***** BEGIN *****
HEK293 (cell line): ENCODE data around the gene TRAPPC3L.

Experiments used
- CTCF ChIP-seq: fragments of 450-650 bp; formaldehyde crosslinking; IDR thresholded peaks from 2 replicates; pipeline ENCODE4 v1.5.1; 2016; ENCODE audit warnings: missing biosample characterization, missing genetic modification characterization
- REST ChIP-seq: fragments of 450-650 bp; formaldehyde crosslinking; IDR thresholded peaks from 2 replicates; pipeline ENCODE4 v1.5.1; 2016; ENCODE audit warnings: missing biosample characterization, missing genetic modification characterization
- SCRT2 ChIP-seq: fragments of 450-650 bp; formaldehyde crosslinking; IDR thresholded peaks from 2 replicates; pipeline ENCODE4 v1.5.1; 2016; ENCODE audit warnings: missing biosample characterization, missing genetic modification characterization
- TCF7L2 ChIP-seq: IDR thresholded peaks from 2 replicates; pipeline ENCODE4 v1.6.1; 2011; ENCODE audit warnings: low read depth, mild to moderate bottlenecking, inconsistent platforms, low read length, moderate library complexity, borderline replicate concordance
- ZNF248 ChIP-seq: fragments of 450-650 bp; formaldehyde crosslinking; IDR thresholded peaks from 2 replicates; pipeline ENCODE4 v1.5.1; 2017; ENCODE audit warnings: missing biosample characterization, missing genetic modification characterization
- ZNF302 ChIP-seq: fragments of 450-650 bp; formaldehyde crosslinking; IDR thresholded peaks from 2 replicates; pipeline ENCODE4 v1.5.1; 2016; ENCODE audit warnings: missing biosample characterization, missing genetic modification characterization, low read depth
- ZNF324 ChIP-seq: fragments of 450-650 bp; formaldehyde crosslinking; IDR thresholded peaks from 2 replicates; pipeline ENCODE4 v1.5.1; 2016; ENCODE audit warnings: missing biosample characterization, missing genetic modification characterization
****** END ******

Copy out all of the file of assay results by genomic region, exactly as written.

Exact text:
HEK293 (cell line): ENCODE data around the gene TRAPPC3L.

Experiments used
- CTCF ChIP-seq: fragments of 450-650 bp; formaldehyde crosslinking; IDR thresholded peaks from 2 replicates; pipeline ENCODE4 v1.5.1; 2016; ENCODE audit warnings: missing biosample characterization, missing genetic modification characterization
- REST ChIP-seq: fragments of 450-650 bp; formaldehyde crosslinking; IDR thresholded peaks from 2 replicates; pipeline ENCODE4 v1.5.1; 2016; ENCODE audit warnings: missing biosample characterization, missing genetic modification characterization
- SCRT2 ChIP-seq: fragments of 450-650 bp; formaldehyde crosslinking; IDR thresholded peaks from 2 replicates; pipeline ENCODE4 v1.5.1; 2016; ENCODE audit warnings: missing biosample characterization, missing genetic modification characterization
- TCF7L2 ChIP-seq: IDR thresholded peaks from 2 replicates; pipeline ENCODE4 v1.6.1; 2011; ENCODE audit warnings: low read depth, mild to moderate bottlenecking, inconsistent platforms, low read length, moderate library complexity, borderline replicate concordance
- ZNF248 ChIP-seq: fragments of 450-650 bp; formaldehyde crosslinking; IDR thresholded peaks from 2 replicates; pipeline ENCODE4 v1.5.1; 2017; ENCODE audit warnings: missing biosample characterization, missing genetic modification characterization
- ZNF302 ChIP-seq: fragments of 450-650 bp; formaldehyde crosslinking; IDR thresholded peaks from 2 replicates; pipeline ENCODE4 v1.5.1; 2016; ENCODE audit warnings: missing biosample characterization, missing genetic modification characterization, low read depth
- ZNF324 ChIP-seq: fragments of 450-650 bp; formaldehyde crosslinking; IDR thresholded peaks from 2 replicates; pipeline ENCODE4 v1.5.1; 2016; ENCODE audit warnings: missing biosample characterization, missing genetic modification characterization